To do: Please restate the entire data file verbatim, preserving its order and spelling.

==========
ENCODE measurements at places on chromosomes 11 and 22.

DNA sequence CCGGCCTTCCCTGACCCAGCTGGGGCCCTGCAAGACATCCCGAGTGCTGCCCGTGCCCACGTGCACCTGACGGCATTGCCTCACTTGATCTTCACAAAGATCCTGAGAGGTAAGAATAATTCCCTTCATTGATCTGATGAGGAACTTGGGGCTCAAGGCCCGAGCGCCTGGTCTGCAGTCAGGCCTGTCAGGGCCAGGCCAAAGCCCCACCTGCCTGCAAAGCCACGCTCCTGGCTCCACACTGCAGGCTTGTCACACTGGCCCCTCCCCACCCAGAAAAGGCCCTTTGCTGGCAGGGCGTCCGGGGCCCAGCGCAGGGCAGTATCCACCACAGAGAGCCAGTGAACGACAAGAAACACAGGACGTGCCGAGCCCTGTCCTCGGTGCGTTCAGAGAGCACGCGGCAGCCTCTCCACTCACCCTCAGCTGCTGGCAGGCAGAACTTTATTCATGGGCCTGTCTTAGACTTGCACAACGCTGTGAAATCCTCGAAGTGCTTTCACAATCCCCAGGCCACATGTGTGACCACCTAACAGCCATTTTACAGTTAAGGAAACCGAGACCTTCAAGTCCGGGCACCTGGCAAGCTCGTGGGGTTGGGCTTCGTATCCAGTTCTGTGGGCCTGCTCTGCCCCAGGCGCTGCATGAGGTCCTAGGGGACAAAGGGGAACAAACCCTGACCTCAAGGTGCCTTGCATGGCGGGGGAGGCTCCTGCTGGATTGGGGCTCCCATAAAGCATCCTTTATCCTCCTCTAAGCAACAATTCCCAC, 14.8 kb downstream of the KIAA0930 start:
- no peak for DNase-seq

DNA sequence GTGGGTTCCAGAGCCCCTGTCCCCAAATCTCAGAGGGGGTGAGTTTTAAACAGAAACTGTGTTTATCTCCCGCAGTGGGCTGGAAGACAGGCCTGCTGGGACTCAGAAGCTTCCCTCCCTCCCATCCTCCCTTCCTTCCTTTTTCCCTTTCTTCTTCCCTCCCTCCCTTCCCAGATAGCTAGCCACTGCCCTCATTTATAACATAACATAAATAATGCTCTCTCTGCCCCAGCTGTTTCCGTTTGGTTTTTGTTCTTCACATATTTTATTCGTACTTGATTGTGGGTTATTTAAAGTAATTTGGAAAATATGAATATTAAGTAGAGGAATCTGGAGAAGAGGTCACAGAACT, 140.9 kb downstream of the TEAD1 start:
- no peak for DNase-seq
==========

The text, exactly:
ENCODE measurements at places on chromosomes 11 and 22.

DNA sequence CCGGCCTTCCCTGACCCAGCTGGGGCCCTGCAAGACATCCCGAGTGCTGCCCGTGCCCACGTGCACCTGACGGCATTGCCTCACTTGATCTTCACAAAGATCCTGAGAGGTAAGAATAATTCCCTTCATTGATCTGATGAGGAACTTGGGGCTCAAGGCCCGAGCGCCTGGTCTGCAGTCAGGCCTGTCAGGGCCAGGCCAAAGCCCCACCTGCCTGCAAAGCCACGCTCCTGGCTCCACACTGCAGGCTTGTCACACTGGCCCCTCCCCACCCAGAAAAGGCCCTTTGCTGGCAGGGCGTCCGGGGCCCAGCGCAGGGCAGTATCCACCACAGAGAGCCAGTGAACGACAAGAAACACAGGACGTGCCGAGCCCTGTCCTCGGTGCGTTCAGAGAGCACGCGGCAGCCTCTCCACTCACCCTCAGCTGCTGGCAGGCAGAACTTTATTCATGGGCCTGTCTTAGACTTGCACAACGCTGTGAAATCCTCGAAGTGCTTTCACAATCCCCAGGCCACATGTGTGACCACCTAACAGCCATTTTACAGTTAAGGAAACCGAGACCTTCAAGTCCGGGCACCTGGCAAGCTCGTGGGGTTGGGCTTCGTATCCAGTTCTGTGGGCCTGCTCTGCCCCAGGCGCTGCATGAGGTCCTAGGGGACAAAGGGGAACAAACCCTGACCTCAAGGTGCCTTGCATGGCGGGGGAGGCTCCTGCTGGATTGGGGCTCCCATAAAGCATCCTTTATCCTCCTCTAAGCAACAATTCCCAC, 14.8 kb downstream of the KIAA0930 start:
- no peak for DNase-seq

DNA sequence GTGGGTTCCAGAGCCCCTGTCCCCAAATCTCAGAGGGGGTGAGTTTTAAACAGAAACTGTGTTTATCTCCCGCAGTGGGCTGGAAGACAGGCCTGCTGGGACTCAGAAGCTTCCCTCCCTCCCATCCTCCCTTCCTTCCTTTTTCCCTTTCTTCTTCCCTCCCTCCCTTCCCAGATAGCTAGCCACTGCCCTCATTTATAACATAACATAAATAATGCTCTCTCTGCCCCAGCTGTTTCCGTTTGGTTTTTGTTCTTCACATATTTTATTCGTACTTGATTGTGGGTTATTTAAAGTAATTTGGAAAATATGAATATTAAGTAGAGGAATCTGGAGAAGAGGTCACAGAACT, 140.9 kb downstream of the TEAD1 start:
- no peak for DNase-seq